interference; and the
   power of any one state, the US included, is readily frustrated and
   neutralized. (Judt 2002, 3)

The third level is the domain of a variety of covert networks--some, such as arms trafficking and drugs, are illegal and instrumental in their pursuit of wealth and power; some, such as Al Qaeda, wish to destroy both the military and economic power of the "infidel" West.

The goal of this article is a theoretical reformulation of the relationship between networks and problems. We hope to make the case that collaboration is not always for laudable purposes. We also want to introduce a strategic contingent perspective to the discussion of the interaction of legal and dark networks. We wish to see in our cases if the terrorist group Al Qaeda, heroin-trafficking networks, and various networks engaged in smuggling arms and diamonds into and out of a failed state anticipate, react to, and adapt to the actions of their foes to disrupt and destroy them. We hope that this research will help policy makers reformulate the problem of illegal activity in network terms. To do this we need to learn a good deal about dark networks. First, are there any commonalities among the structures of dark networks? Do they adopt similar structures to cope with the need for secrecy necessitated by the illegal nature of their operations? Have these dark networks invented new organizational forms? In the past, national liberation movements created new organizational archetypes. The Bolsheviks in Russia, anarchists throughout the West, the French Resistance to the Nazi occupation of France, the Man Mau in Kenya, and the African National Congress in South Africa--all were clandestine organizations that had to evolve unique organizational structures to cope with the continuing effort of various governments to liquidate them.

Second, is there a point where dark networks come together? As depicted in figure 2, are there actual linkages between and among them--weak ties, if you will, that allow them to collaborate across different fields of illegal activity? Must they have unfettered access to territory to be effective? Is it possible to not have a safe haven, like Taliban-controlled Afghanistan, and still maintain effectiveness?

Third, according to intelligence and police officials in many different nations, international criminal and terror activity seems to be organized in network form; what can we learn from studying these networks that might help legitimate states combat them? The activities of dark networks today are a major policy problem, as piracy was in the eighteenth and nineteenth centuries. Piracy ended when Western nations took concerted action against pirates and ceased using them for their own purposes, for example, sponsoring them to ravage the shipping of other nations (Keohane 2002).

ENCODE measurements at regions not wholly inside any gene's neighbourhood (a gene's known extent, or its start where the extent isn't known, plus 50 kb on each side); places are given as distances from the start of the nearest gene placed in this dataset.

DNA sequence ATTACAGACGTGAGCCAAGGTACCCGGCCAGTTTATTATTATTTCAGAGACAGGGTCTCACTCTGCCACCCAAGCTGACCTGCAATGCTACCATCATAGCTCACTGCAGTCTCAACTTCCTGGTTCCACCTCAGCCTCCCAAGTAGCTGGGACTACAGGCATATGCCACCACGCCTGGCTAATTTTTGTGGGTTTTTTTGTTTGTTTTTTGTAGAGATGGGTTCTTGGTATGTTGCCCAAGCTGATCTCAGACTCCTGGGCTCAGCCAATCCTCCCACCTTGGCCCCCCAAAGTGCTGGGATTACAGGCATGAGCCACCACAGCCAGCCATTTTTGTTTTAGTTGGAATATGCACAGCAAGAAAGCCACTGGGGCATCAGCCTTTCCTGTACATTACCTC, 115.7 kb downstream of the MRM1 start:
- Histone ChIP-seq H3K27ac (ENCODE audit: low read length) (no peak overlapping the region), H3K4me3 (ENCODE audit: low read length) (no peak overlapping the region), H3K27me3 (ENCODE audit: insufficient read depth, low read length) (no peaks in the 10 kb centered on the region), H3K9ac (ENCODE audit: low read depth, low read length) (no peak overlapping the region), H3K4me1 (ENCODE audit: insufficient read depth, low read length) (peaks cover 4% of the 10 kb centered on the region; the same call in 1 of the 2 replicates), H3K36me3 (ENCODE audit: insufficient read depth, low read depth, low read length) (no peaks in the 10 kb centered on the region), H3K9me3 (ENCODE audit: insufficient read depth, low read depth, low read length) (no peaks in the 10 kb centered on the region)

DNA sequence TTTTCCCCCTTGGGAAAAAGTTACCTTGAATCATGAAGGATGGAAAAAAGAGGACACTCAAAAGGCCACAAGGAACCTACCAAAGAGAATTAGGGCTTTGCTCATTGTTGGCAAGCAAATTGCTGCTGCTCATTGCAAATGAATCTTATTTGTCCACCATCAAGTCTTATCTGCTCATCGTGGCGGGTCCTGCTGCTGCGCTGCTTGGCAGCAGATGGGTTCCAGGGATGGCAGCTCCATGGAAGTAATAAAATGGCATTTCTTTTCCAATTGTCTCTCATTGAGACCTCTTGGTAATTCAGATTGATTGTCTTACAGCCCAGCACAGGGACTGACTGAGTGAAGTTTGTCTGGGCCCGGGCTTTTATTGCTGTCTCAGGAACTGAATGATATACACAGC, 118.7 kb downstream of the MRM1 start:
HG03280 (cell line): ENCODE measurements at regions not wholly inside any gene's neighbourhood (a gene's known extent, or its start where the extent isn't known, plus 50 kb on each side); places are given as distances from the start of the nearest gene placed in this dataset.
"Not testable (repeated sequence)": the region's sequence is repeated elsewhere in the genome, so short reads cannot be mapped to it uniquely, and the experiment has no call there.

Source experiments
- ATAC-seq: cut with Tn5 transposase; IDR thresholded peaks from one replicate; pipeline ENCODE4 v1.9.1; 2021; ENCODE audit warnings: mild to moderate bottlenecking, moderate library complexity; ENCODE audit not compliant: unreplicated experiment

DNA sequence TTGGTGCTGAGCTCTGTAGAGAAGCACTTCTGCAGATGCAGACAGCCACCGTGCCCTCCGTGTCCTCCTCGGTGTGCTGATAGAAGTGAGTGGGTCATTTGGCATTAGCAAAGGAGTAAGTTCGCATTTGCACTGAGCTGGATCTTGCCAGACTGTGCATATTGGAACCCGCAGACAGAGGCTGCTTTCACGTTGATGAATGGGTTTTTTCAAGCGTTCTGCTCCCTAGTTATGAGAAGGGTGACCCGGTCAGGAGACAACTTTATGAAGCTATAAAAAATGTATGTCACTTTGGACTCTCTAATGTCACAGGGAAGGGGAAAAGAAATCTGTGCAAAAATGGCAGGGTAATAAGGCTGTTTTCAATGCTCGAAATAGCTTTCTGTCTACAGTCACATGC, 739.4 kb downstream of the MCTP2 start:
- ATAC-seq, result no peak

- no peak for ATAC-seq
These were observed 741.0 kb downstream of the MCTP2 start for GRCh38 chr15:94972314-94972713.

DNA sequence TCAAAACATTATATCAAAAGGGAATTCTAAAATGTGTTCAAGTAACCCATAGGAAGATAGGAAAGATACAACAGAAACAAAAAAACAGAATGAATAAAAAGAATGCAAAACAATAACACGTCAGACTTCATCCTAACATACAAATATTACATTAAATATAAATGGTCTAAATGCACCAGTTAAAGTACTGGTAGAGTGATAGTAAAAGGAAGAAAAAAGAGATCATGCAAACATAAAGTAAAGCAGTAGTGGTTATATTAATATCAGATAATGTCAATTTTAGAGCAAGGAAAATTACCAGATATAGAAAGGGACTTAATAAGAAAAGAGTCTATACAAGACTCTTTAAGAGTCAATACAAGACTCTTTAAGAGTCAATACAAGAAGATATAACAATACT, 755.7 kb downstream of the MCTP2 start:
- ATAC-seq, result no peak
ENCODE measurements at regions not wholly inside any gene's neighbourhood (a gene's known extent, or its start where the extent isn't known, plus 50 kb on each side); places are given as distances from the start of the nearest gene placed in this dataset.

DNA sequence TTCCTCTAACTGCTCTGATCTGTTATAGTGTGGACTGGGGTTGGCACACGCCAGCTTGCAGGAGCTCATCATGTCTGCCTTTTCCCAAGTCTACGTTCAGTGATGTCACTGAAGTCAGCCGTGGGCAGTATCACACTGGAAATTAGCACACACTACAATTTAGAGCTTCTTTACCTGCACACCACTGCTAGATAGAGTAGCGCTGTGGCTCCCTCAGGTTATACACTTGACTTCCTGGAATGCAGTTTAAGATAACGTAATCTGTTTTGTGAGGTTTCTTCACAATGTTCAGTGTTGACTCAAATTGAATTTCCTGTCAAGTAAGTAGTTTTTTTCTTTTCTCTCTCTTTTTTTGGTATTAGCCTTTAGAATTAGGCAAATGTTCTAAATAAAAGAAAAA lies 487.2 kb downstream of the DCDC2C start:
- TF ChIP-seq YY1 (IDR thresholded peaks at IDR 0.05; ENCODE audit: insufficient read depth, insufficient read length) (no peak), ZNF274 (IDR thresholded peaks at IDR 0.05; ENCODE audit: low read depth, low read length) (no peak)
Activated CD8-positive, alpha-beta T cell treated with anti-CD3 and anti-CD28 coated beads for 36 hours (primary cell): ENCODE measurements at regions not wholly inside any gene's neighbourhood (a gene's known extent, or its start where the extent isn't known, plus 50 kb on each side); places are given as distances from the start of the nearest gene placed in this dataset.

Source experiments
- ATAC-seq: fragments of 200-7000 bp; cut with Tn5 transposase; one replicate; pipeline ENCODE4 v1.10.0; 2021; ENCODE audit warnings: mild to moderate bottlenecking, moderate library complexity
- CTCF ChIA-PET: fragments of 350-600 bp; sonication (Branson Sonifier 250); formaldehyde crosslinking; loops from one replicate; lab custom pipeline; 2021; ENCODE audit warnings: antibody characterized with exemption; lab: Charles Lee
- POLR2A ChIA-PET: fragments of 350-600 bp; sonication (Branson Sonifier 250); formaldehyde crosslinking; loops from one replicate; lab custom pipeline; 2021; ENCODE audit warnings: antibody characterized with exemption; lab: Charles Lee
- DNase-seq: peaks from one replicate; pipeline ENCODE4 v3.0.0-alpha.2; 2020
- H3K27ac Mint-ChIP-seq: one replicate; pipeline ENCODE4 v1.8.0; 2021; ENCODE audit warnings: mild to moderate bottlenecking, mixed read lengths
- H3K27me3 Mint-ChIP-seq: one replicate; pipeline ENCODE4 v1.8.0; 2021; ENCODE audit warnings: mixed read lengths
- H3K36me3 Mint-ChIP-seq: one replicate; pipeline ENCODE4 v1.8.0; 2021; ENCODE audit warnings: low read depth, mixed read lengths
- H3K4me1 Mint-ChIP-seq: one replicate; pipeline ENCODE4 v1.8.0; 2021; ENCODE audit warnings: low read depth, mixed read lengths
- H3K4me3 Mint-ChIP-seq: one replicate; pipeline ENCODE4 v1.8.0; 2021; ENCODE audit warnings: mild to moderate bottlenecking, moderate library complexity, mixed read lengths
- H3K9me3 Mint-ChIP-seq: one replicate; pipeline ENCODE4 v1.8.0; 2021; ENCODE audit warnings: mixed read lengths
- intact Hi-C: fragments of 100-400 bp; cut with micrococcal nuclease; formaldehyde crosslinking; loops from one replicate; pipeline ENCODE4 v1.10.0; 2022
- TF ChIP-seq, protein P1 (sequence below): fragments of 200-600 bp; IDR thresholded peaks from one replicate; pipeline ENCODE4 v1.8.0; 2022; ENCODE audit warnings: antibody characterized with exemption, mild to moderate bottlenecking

In addition to these three questions, there is a major assumption underlying this research. If dark networks are problems for the organizations that try to combat them, then to the extent that this combat is successful, international coalitions to combat terrorists and criminals will perform better. However, before examining these questions and our three cases, which illustrate the structure, operation, and performance of dark networks, we wish to discuss the current state of network research.


The term network has been one of the most widely used notions in the social sciences for the last two decades. In a very broad definition it can be understood as a set of social entities linked directly or indirectly by various ties. Besides a general metaphorical use, at least three concepts are attached to the term network. (1) The first concept is applied as an empirical tool to describe social structure. Second, network is used as a label for a specific type of social structure. Third, it is a concept to describe and analyze forms of governance, that is, forms of coordinating social activity. It is this usage that those in public management and policy most often use when they discuss networks (Milward and Provan 2000):
  Networks are structures of interdependence involving multiple
   organizations or parts thereof,
   where one unit is not merely the formal subordinate of the other in
   some larger hierarchical
   arrangement. Networks exhibit some structural stability but extend
   beyond formal established
   linkages and policy legitimated ties. The notion of networks excludes
   mere formal
   hierarchies and perfect markets, but it includes a wide range of
   structures in between. The
   institutional glue congealing networked ties may include authority
   bonds, exchange relations
   and coalitions based on common interest, all within a single
   multiunit structure. (O'Toole
   1997, 45)

The networks in all three of these concepts, while having empirical referents, are to a certain extent the construction of the researcher.